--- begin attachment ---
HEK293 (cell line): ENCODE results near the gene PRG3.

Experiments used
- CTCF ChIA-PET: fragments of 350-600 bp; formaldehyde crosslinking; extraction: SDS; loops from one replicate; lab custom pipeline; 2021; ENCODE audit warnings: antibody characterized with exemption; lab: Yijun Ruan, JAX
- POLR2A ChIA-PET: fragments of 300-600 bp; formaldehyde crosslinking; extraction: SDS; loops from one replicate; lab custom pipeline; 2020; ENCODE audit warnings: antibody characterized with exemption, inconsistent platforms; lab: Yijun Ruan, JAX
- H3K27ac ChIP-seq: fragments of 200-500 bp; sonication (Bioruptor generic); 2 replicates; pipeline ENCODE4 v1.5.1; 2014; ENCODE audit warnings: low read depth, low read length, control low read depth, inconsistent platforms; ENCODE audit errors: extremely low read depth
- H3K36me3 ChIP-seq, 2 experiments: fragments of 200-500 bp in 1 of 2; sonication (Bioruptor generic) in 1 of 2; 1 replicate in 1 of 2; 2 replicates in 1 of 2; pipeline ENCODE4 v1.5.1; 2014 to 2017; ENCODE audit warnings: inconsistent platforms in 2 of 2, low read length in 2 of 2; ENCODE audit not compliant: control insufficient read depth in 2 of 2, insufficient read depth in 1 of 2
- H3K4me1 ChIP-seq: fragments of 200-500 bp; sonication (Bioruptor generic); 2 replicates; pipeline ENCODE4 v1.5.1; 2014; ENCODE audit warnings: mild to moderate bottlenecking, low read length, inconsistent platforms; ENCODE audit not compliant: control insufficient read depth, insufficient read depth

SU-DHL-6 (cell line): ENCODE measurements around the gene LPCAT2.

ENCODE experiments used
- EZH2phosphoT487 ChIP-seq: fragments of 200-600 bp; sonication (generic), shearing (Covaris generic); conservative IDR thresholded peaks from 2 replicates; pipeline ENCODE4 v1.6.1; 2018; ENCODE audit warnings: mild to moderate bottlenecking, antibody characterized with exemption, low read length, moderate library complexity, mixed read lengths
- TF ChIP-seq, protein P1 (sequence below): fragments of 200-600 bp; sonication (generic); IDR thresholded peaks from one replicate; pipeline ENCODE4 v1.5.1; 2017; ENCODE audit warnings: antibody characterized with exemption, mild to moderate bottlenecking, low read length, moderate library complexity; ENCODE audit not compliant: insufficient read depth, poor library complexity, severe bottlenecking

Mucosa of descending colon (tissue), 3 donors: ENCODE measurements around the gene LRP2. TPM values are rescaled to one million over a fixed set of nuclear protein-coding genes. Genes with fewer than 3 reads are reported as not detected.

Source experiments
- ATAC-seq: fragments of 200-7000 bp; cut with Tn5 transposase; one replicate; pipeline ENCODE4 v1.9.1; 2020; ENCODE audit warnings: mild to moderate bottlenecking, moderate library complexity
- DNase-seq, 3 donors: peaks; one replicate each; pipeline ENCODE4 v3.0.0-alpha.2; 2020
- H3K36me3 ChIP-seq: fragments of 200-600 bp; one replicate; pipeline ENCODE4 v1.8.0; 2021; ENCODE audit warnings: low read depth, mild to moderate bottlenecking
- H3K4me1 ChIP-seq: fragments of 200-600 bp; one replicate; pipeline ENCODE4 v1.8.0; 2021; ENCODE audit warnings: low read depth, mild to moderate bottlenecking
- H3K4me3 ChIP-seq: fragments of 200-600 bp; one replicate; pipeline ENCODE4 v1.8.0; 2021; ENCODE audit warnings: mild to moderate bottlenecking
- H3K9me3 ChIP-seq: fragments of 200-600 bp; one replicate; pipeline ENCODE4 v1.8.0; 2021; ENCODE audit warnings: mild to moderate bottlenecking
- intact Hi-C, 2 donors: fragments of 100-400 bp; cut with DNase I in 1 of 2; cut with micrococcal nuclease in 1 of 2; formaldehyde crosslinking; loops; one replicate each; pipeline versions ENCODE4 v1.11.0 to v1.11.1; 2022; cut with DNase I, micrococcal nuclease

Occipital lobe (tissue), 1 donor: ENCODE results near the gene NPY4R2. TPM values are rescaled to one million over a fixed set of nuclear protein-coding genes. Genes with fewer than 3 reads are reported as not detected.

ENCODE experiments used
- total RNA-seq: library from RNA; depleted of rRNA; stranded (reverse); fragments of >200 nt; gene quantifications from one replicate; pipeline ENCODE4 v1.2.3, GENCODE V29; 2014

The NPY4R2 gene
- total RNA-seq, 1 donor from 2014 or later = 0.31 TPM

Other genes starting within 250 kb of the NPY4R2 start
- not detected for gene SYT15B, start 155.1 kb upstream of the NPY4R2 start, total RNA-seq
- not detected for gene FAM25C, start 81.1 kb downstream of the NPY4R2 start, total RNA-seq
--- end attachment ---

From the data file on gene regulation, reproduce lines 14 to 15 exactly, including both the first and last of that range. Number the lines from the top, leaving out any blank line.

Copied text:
- ATAC-seq: fragments of 200-7000 bp; cut with Tn5 transposase; one replicate; pipeline ENCODE4 v1.9.1; 2020; ENCODE audit warnings: mild to moderate bottlenecking, moderate library complexity
- DNase-seq, 3 donors: peaks; one replicate each; pipeline ENCODE4 v3.0.0-alpha.2; 2020